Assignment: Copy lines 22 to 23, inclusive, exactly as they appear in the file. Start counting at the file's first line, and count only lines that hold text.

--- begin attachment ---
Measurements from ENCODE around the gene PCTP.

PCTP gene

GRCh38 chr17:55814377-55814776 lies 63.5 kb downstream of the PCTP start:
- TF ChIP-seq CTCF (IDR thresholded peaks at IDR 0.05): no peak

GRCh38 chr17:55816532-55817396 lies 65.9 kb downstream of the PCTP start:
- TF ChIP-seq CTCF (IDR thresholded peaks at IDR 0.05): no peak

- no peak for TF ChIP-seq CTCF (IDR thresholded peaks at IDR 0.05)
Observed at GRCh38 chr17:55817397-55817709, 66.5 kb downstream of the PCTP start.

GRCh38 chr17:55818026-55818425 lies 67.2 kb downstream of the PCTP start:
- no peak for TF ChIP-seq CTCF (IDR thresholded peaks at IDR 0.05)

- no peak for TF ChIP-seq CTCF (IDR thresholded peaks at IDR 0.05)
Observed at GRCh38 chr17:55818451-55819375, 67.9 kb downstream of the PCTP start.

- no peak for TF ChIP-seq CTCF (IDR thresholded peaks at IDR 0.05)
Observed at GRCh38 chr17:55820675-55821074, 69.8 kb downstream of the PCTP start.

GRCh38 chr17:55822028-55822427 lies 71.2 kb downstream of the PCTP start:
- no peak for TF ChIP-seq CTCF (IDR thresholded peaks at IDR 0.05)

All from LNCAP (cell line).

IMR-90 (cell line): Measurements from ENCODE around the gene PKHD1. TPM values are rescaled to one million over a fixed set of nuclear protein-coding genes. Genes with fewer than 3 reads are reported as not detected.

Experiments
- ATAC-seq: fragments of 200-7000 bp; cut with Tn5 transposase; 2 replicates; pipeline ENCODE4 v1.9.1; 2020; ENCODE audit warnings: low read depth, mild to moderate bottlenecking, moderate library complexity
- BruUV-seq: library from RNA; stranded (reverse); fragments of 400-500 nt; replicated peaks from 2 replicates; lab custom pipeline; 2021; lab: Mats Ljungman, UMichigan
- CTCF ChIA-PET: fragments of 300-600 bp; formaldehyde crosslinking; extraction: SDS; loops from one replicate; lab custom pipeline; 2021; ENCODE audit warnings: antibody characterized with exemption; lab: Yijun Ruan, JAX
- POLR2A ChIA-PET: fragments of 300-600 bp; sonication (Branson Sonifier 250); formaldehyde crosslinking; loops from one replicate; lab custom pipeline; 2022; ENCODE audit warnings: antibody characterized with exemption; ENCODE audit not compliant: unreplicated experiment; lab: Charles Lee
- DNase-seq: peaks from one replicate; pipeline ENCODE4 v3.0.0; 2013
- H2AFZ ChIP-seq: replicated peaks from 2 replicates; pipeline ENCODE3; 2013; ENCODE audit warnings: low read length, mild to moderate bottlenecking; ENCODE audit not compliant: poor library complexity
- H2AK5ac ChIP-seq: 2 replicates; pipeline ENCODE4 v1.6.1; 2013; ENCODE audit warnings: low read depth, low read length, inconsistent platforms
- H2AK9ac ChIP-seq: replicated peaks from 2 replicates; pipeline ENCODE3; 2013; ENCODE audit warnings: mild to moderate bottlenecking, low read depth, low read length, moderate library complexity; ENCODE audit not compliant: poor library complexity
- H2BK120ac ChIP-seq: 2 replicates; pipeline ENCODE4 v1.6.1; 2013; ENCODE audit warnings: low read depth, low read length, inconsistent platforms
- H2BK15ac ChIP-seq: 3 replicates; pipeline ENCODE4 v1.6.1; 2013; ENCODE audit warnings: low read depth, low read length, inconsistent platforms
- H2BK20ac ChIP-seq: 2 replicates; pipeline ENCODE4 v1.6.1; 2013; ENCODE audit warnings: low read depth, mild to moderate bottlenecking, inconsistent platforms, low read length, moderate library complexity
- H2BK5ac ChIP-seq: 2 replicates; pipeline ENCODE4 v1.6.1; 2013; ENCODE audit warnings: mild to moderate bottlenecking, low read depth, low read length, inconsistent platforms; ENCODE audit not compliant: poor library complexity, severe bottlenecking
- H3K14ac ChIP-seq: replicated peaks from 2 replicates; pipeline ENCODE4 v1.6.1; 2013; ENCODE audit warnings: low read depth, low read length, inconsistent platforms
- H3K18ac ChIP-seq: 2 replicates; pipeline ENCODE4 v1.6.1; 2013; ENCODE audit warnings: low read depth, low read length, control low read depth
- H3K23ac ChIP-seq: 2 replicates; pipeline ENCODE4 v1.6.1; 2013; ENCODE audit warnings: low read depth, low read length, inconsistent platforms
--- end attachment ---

- CTCF ChIA-PET: fragments of 300-600 bp; formaldehyde crosslinking; extraction: SDS; loops from one replicate; lab custom pipeline; 2021; ENCODE audit warnings: antibody characterized with exemption; lab: Yijun Ruan, JAX
- POLR2A ChIA-PET: fragments of 300-600 bp; sonication (Branson Sonifier 250); formaldehyde crosslinking; loops from one replicate; lab custom pipeline; 2022; ENCODE audit warnings: antibody characterized with exemption; ENCODE audit not compliant: unreplicated experiment; lab: Charles Lee